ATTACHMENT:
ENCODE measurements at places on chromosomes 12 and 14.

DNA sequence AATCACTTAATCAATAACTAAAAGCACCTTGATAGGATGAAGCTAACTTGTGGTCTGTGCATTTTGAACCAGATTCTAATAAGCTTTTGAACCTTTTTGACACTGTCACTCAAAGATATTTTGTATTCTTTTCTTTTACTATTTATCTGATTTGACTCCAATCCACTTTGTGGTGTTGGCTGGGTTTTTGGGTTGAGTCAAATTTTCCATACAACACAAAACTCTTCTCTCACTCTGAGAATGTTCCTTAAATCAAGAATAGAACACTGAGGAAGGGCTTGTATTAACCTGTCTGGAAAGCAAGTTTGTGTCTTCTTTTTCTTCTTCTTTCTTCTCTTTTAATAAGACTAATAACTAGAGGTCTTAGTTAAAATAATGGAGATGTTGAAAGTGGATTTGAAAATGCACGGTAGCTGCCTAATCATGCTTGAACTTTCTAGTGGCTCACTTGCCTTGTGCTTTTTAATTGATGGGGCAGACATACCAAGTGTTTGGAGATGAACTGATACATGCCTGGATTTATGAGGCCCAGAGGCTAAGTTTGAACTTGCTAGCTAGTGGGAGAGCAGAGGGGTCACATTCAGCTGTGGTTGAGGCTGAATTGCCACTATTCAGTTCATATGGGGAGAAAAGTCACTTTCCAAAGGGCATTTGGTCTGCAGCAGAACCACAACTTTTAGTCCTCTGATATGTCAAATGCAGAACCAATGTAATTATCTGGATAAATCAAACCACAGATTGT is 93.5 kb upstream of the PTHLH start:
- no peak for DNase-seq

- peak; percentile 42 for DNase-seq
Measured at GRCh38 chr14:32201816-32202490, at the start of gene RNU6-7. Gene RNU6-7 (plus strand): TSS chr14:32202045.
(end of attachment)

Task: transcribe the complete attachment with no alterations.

ENCODE measurements at places on chromosomes 12 and 14.

DNA sequence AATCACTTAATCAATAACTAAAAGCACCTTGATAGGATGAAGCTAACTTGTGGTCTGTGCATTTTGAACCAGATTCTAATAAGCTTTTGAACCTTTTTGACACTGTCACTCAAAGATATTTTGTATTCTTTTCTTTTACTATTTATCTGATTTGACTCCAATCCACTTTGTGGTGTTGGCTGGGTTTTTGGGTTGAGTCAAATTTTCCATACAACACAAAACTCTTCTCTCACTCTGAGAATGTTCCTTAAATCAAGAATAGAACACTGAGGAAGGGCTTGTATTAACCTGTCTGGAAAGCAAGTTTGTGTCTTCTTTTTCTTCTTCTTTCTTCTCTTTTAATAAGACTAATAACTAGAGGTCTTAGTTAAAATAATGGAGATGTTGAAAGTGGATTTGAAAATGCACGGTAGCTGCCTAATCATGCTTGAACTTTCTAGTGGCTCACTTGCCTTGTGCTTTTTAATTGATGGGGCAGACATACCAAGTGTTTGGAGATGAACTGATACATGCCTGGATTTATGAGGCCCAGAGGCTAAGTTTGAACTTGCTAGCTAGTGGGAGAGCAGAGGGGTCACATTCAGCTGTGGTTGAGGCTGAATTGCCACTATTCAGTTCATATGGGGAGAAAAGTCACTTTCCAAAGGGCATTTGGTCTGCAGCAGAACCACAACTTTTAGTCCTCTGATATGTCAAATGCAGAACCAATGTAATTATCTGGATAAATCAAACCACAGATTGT is 93.5 kb upstream of the PTHLH start:
- no peak for DNase-seq

- peak; percentile 42 for DNase-seq
Measured at GRCh38 chr14:32201816-32202490, at the start of gene RNU6-7. Gene RNU6-7 (plus strand): TSS chr14:32202045.